Has movie sanitizing gone too far -- EW asks whether quality filmmaking suffers when Hollywood runs from an R rating

Sure, Adam Sandler threw a touchdown over the Memorial Day weekend with The Longest Yard, scoring $59 million at the box office. But his remake was sacked by critics. At fault, some said, was the broadness of the movie’s humor and, specifically, how filmmakers took a crudely funny and violent R-rated Burt Reynolds picture from 1974 and turned it into a PG-13 comedy vehicle that’s just plain bland.

They were definitely onto something. As summer heats up, Hollywood studios are betting on a slew of potential blockbusters like Revenge of the Sith and Batman Begins, all armed with the rating designed to bait the widest audiences — PG-13. In fact, PG-13 movies now account for around half of the annual overall box office take, while only about a quarter of ticket sales come from R-rated films. Which isn’t to say that R-rated movies don’t make money — far from it (see sidebar). It’s just that Hollywood is taking fewer chances these days. Ever since a blistering 2000 FTC report on movie marketing, the major studios have veered away from films that confidently ignore the now coveted, cash-happy teenage demographic. The result is a sanitizing so deep that it may even be contributing to the current 14-week slump at the box office.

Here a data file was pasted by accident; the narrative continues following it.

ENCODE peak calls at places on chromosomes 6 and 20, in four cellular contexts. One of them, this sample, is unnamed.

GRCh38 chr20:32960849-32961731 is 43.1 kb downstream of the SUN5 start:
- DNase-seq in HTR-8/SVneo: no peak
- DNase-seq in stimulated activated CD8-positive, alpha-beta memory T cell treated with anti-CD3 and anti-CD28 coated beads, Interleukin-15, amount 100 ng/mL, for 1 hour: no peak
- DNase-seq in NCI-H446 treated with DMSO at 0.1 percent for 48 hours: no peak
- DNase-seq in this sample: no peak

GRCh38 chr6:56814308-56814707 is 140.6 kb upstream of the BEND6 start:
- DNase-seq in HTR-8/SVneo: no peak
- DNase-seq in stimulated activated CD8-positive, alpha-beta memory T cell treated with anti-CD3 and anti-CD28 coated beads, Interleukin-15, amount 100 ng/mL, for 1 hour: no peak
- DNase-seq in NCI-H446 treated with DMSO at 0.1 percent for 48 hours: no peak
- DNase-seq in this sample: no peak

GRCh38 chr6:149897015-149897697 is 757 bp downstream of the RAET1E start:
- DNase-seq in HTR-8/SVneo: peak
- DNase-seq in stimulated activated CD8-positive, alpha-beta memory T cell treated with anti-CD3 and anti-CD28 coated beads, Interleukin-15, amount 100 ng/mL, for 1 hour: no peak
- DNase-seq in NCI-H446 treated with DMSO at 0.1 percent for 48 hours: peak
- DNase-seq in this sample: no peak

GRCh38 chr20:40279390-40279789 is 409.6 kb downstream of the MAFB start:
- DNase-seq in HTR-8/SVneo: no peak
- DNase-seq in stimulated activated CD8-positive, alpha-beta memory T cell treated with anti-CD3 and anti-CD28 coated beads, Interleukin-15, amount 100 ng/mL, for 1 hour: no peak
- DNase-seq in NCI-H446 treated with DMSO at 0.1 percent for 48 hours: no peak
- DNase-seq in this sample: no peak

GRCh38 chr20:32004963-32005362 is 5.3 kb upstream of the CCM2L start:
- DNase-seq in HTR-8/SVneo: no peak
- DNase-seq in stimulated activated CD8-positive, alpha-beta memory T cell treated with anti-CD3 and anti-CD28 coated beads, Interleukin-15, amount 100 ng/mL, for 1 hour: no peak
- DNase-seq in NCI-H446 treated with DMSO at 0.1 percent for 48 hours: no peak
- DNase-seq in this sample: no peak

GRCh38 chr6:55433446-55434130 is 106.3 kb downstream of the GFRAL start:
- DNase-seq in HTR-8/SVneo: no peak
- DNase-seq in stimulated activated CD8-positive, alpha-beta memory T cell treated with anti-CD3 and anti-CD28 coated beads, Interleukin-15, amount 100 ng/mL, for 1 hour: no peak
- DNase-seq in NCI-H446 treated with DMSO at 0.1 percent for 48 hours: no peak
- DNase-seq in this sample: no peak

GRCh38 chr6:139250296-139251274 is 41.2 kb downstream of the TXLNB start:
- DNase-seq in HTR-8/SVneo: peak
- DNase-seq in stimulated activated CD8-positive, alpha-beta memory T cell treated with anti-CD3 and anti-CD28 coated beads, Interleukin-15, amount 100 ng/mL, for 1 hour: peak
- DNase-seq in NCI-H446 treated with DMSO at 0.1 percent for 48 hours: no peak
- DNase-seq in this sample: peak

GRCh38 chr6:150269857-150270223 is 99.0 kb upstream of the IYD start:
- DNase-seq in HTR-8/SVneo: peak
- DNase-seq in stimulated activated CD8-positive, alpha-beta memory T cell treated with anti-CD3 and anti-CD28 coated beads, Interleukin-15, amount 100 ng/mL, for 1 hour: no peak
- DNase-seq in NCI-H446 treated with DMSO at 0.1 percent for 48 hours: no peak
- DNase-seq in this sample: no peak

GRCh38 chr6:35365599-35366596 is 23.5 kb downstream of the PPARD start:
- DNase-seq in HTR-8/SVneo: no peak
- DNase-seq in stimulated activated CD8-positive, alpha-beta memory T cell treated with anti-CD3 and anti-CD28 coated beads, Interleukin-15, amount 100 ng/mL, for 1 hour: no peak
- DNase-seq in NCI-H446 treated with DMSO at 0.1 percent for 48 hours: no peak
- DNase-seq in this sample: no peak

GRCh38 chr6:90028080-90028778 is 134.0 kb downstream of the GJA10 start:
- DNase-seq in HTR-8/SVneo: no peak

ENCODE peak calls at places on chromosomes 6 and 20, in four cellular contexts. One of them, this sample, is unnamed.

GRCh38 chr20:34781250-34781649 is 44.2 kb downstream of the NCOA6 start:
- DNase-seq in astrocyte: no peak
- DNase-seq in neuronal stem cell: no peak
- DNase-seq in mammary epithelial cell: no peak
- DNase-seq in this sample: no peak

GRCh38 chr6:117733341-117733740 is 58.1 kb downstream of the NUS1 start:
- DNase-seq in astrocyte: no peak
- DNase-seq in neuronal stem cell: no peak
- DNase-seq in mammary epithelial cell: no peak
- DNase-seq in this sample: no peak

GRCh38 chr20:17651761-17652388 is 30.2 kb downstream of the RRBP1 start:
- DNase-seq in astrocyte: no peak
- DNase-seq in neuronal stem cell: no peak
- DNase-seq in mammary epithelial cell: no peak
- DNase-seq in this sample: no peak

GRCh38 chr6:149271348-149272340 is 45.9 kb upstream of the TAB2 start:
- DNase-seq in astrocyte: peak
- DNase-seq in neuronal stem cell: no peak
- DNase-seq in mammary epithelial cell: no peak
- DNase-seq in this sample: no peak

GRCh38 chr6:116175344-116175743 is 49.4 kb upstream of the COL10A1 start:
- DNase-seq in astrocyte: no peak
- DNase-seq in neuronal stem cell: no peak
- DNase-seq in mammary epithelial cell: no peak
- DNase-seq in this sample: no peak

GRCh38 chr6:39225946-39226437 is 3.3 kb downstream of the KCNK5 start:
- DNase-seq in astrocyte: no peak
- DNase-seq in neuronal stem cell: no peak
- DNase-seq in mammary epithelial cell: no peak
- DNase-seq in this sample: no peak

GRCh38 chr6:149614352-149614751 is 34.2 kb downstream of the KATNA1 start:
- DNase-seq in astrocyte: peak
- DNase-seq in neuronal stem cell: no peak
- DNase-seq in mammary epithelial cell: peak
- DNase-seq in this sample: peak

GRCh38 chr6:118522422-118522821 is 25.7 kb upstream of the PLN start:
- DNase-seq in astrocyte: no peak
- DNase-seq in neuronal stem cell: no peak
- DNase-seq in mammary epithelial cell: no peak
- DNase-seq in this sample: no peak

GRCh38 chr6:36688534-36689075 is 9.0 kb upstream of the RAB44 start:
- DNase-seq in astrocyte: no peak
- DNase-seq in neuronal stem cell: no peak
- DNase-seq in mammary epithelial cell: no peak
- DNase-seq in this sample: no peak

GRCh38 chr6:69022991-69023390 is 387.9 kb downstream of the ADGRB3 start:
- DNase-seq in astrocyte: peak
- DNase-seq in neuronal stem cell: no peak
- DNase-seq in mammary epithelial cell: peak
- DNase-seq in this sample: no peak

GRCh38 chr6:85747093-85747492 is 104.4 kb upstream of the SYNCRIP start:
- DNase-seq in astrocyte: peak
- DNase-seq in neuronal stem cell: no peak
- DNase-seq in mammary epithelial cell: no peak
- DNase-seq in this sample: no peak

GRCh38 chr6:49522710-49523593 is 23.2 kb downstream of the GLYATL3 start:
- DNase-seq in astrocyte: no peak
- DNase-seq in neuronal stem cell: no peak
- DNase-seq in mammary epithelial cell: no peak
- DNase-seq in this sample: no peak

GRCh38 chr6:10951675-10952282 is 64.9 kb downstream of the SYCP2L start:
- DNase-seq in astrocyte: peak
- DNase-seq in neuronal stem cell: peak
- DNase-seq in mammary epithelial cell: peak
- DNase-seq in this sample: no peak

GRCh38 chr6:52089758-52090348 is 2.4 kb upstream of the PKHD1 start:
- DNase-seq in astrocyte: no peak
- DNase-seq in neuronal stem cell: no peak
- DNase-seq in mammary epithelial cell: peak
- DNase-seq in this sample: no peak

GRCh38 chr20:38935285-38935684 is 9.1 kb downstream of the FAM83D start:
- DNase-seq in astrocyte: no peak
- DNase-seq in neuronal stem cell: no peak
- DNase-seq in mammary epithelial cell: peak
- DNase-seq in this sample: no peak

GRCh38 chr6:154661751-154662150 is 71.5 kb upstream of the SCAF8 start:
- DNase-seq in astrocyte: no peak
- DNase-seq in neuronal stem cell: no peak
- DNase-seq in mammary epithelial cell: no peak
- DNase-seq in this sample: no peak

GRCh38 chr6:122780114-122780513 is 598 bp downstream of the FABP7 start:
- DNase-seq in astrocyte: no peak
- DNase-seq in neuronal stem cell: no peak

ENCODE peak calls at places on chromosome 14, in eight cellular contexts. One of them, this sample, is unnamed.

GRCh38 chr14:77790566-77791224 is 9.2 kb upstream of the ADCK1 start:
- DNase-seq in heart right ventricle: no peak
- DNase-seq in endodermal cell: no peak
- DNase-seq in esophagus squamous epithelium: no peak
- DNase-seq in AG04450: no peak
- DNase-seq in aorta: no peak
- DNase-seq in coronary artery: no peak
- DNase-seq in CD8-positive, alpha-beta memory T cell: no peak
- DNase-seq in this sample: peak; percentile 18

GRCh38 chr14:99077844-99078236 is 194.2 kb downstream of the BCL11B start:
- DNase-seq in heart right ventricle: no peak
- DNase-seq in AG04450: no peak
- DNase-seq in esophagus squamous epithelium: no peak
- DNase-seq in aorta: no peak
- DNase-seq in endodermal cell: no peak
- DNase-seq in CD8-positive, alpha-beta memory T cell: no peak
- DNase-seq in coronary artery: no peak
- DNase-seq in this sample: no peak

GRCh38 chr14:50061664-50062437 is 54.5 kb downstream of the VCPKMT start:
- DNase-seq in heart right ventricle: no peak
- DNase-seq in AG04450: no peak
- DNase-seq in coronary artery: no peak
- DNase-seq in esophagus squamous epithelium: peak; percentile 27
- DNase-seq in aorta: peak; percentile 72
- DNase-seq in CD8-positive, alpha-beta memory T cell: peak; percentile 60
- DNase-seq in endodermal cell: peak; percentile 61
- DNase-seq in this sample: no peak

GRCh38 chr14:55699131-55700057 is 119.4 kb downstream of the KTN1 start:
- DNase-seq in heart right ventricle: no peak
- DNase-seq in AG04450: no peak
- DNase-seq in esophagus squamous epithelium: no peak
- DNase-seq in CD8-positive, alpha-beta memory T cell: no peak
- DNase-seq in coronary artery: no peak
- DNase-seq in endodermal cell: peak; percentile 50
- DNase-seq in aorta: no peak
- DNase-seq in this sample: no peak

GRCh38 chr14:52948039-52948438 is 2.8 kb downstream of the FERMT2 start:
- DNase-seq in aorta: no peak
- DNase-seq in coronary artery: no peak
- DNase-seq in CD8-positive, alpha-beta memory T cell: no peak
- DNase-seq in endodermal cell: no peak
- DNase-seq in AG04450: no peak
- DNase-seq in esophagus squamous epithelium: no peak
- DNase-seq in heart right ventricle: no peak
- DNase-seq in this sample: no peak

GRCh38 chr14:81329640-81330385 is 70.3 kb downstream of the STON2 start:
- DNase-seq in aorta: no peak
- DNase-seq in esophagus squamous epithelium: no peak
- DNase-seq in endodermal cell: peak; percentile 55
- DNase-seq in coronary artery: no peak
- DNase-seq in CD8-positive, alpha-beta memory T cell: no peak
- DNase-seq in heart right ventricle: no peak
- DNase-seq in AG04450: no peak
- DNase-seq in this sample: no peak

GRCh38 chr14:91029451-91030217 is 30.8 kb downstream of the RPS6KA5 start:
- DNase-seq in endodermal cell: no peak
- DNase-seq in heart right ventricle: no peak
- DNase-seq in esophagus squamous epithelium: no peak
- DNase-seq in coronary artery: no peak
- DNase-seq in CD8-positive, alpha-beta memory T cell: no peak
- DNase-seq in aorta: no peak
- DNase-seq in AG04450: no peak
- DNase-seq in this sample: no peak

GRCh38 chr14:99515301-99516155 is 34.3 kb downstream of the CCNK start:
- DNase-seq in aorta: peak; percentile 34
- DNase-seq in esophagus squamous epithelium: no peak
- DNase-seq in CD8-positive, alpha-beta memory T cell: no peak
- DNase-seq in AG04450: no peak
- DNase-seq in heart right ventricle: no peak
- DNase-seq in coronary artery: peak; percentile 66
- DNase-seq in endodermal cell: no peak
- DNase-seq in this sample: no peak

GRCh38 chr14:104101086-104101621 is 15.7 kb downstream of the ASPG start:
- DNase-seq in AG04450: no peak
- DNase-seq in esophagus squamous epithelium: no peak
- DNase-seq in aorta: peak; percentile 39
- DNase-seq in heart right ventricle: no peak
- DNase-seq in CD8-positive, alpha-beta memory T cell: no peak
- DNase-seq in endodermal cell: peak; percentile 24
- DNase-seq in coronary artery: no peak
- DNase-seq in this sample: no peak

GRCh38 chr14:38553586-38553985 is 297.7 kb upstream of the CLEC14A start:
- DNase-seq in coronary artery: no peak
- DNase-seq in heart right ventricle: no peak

”Is the potential audience for a PG-13 film greater than for an R-rated film? More times than not, yes,” says Tom Ortenberg, president of Lions Gate Films Releasing, whose low-budget R-rated drama Crash has grossed an impressive $36 million so far this summer. ”But does that mean that that’s an equation that works for all movies? No.”

Just to be clear, we’re not dissing the movie-ratings system or the idea of PG-13 films. But, as Ortenberg points out, cutting every movie to attract the biggest crowd possible can hurt box office more than it helps. ”We want to please the core audience,” Ortenberg says of such controversial R-rated Lions Gate releases as Fahrenheit 9/11 and Saw, ”and we don’t think that we’re going to do that by watering them down.” Look no further than Oscar for proof: Of the 20 Best Picture winners since the PG-13 rating began in 1984, 10 have been R compared with 8 PG-13s.

Some filmmakers are paying attention and going balls out, so to speak, this summer. While an R rating may limit their theatrical draw, it may actually help them with the DVD release, where R-rated and unrated cuts are a proven draw. ”The PG-13 rating has softened comedies,” says Judd Apatow, who wrote and directed August’s Steve Carell farce The 40-Year-Old Virgin, which he pitched to Universal as an R-rated movie in the spirit of such raunchy classics as Animal House and Caddyshack. With that rating came greater leeway with improvisation, where much of comedy is born. And with a budget under $30 million, Apatow isn’t under pressure to earn tons in theaters. ”I’m not R because I want to blow people’s minds with how filthy it is. I’m R because it’s weird to have a movie about sex where people use the F-curse once [commonly believed to be the MPAA’s PG-13/R boundary].”

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